The collapse of ice shelves on the east coast of Antarctica has revealed something never seen before: a landform that could be an island. But it’s not the first newly revealed island off the Antarctic coast. A series of islands have appeared as the ice shelves along the mainland’s coastline have disintegrated in recent years.
The island is visible in all three images, which were taken by Landsat satellites between 1989 and 2022. The landform retains its shape, even though the ice around it has melted, shifted and disappeared. As the ice collapsed, scientists believe large icebergs probably crashed on the island, but the island retained its shape.
However, scientists don’t know if there is solid earth under the mound of snow and ice.
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“It is undoubtedly similar to other ice islands, such as Bowman Island (also seen in the image above),” John Gibson, a scientist with the Australian Antarctic Division, said in a post. on NASA’s Earth Observatory. Gibson thinks the feature is likely an ice island: a large, heavy cap of ice sitting firmly on an underwater peak.
Gibson called the ice island “self-perpetuating,” which means that the snow and ice that accumulates on the surface of the island compensates for the amount of melting that occurs underwater. If this balance is disrupted by less snowfall, the ice island could thin and move away. “The unnamed island is a more or less permanent feature of the landscape,” Gibson said, “but may one day break away from the underlying rock and become an iceberg.”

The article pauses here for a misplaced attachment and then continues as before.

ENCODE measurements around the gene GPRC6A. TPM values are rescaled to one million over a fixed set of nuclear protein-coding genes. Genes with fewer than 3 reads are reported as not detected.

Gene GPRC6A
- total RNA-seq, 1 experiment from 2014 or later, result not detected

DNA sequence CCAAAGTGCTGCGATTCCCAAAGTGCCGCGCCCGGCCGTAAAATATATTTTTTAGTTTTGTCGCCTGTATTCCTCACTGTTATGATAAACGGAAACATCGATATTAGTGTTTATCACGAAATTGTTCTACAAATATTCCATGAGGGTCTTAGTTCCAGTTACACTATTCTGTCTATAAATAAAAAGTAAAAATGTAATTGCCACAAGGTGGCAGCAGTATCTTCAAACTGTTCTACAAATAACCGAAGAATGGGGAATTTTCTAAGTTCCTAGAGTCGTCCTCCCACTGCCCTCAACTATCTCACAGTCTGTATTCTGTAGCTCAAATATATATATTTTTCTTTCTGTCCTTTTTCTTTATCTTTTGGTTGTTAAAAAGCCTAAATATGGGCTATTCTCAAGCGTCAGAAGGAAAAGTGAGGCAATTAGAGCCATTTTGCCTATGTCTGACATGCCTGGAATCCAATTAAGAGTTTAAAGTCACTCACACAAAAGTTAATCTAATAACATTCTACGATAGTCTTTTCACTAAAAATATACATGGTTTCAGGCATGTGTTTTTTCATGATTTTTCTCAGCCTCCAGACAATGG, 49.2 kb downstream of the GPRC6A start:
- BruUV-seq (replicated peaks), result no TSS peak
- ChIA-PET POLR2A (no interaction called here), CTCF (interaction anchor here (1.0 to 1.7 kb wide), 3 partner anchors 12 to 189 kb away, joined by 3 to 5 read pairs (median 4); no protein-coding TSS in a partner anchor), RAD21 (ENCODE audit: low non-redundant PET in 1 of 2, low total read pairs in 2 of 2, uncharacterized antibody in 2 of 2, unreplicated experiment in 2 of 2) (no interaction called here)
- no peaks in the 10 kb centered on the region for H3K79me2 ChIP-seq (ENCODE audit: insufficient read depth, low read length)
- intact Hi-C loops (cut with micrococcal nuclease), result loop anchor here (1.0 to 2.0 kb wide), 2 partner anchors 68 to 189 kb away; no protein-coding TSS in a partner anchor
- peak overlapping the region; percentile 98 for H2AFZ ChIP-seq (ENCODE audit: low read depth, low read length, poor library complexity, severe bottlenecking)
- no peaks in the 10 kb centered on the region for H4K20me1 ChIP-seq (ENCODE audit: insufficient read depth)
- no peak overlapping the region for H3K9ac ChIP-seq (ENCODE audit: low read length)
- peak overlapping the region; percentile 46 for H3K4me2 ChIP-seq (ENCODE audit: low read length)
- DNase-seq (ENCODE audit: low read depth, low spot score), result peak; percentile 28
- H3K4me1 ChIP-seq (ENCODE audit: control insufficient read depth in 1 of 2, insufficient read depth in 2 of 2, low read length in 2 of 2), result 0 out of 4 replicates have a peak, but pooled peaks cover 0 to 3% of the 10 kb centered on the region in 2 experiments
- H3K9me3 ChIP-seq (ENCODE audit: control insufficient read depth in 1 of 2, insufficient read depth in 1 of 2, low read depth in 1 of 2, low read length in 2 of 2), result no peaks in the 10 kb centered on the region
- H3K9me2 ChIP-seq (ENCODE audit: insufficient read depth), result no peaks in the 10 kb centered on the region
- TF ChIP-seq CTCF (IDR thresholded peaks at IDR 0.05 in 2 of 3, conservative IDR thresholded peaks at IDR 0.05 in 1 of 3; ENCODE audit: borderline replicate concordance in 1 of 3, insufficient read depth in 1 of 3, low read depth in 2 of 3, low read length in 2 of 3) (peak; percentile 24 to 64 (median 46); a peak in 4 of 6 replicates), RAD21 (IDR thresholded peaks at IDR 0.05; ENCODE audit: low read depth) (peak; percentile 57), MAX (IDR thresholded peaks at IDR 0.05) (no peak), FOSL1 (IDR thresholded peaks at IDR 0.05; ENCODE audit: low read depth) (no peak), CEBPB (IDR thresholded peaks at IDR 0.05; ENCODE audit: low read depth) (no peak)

NASA reports that December 2021 elevation data from the Advanced Topographic Laser Altimeter System (ATLAS) on NASA’s Ice, Cloud and Land Elevation Satellite 2 (ICESat-2) shows that at least part of the island is between 30 and 35 meters (100 to 115 feet) above the sea surface.
NASA says most of the Glenzer and Conger ice shelves are gone, after collapsing earlier this year. And with the continued collapse of Antarctica’s ice shelves due to warming oceans, more of these islands could appear.
“The discovery of more of these is expected to continue in the coming years due to shrinking glacial and sea ice,” said Christopher Shuman, a glaciologist from the University of Maryland, Baltimore County, based at Goddard Space. NASA Flight Center. “Obviously these are ‘new to us’ features, but we also have more people and more tools to observe the Antarctic margins now. Several examples do not make a trend, but they imply that d Other once-hidden features are likely to be noticed in years to come.
Learn more about this landform on NASA’s Earth Observatory.